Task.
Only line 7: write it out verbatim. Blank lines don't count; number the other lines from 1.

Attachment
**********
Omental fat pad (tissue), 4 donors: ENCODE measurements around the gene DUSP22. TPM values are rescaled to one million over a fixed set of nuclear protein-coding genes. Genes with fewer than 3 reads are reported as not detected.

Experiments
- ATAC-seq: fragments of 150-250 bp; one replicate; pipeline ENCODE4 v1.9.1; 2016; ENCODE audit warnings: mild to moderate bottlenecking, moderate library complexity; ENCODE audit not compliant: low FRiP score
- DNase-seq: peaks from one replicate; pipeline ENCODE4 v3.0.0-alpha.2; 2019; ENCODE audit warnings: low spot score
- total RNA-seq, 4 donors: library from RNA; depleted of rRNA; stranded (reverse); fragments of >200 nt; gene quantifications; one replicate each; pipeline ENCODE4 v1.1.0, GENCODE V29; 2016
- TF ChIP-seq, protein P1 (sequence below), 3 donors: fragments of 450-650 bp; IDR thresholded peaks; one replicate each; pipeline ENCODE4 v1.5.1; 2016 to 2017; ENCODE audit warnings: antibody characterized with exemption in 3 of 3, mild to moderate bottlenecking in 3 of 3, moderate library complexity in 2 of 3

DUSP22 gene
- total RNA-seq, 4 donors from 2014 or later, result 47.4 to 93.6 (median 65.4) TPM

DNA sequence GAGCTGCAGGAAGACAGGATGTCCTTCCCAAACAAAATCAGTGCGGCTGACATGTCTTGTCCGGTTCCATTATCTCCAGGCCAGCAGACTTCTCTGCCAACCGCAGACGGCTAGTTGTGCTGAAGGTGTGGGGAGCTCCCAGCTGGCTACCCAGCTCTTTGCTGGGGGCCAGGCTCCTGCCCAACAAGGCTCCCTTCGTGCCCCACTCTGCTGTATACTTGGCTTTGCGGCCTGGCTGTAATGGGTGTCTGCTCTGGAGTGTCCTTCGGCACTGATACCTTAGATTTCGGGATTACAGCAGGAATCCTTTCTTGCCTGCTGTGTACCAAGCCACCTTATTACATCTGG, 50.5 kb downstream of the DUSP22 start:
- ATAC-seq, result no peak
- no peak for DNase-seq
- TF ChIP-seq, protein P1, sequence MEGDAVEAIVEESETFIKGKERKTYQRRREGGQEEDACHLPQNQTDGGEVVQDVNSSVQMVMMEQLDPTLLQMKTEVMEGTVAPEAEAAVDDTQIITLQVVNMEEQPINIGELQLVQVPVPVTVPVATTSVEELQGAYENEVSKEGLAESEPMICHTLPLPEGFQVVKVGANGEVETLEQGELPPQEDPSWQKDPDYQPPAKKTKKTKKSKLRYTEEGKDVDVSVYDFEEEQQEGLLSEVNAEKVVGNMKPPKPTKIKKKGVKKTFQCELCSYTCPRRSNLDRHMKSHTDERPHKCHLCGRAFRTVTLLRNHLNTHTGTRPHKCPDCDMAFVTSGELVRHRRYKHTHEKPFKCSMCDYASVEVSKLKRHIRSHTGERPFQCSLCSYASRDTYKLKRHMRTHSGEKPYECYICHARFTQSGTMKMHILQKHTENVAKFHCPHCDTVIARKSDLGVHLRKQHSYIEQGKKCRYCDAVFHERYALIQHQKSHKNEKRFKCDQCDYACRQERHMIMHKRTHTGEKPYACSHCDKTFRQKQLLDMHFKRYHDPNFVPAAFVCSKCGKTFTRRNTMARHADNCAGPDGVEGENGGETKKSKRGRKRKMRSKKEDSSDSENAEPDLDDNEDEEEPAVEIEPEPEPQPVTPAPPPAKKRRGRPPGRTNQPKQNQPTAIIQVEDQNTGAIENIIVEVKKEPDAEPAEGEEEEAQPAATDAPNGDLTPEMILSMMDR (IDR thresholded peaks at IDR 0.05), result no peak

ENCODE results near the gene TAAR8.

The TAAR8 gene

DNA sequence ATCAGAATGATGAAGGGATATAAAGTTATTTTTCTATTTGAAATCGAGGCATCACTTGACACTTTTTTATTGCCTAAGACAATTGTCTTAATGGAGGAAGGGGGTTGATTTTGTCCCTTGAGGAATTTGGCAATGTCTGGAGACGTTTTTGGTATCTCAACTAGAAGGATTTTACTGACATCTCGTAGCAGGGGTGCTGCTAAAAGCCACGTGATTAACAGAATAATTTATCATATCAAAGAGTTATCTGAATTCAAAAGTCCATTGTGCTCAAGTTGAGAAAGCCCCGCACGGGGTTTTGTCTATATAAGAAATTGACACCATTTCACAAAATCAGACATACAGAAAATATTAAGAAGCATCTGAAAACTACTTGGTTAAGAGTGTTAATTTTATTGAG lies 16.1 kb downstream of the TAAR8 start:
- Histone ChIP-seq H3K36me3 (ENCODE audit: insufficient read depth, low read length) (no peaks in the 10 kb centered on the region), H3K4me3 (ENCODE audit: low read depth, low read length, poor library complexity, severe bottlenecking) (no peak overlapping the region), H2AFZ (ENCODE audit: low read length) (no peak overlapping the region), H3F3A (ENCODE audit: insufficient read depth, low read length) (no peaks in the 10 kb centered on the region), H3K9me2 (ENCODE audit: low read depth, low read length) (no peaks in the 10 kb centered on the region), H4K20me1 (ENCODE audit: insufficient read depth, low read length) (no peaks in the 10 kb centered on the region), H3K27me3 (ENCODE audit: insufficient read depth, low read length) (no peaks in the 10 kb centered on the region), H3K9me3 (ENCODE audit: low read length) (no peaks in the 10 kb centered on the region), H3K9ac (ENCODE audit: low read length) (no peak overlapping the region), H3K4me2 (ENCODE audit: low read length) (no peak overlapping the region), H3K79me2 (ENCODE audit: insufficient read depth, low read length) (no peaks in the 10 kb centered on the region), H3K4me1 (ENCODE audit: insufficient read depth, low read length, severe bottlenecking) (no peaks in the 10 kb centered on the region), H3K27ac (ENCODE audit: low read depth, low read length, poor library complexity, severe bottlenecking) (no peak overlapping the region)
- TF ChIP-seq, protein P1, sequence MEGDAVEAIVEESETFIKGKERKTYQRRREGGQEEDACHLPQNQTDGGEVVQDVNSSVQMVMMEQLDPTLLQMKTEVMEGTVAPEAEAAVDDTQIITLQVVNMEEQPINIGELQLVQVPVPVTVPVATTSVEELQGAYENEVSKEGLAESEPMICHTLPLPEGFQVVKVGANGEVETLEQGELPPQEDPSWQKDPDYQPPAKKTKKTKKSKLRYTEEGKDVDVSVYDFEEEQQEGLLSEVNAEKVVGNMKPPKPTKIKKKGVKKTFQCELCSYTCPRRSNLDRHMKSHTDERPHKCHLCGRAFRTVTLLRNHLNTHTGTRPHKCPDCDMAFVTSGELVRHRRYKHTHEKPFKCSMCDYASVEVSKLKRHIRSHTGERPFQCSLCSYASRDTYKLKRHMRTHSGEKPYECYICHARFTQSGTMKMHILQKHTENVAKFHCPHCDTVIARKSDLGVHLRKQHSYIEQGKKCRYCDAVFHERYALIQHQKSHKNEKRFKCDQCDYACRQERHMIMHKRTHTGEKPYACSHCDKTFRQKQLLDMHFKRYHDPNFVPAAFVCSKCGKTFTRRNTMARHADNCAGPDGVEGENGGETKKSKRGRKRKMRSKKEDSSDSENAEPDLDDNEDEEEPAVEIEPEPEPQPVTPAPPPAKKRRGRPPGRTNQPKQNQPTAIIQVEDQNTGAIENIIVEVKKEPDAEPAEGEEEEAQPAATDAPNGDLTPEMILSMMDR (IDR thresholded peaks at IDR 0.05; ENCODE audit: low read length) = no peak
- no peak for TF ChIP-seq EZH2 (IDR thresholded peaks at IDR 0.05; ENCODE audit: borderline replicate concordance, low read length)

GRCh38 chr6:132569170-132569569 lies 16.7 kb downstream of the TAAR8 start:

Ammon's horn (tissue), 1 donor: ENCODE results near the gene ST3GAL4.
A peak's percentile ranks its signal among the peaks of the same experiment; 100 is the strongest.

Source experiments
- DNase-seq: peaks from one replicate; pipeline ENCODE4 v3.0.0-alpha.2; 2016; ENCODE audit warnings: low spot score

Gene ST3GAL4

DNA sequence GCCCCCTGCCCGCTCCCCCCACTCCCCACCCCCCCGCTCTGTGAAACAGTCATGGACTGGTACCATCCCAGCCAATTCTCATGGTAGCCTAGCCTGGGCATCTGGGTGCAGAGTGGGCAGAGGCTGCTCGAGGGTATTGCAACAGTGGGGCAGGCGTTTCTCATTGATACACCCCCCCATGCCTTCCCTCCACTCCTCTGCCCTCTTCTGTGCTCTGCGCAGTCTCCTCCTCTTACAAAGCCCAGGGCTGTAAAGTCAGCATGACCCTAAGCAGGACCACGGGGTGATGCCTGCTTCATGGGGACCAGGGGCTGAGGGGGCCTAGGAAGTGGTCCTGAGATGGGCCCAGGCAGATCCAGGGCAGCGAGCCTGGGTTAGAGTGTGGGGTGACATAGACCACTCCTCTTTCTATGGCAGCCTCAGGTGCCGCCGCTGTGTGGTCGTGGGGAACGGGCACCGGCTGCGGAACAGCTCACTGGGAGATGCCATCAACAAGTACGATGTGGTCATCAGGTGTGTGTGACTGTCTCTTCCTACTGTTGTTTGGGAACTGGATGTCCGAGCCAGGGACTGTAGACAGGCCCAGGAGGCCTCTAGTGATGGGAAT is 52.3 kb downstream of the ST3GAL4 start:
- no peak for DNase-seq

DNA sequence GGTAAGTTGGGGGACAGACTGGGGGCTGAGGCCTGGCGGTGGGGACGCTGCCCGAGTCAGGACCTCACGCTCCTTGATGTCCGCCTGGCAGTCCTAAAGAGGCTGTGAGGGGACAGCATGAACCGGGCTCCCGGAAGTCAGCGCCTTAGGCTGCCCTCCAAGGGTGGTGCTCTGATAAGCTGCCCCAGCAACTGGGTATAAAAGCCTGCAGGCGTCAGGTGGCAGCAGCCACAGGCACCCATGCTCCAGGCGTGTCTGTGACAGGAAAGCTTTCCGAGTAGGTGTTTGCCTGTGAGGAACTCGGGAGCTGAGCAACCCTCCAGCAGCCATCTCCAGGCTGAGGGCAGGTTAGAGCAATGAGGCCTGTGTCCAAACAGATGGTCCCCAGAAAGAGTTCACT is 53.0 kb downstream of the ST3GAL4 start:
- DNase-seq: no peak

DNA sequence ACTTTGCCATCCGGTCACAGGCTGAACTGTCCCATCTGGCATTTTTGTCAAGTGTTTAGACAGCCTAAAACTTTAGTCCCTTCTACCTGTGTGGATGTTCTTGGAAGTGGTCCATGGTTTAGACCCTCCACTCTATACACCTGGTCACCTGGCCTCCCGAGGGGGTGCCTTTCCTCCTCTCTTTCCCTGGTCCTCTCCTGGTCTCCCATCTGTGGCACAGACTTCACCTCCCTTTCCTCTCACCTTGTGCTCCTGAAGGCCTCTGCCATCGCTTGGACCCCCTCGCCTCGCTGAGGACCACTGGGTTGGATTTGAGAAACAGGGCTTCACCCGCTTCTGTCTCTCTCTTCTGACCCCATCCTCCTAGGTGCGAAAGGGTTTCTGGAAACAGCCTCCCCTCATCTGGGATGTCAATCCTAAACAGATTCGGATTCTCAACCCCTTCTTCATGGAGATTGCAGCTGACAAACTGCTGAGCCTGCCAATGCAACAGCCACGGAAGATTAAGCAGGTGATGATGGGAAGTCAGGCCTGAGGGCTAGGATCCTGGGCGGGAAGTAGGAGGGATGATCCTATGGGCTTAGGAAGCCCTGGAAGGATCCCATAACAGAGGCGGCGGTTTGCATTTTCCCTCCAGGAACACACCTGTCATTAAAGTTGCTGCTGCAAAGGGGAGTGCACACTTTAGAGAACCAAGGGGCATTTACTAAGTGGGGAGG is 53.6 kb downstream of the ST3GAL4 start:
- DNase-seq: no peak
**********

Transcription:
DUSP22 gene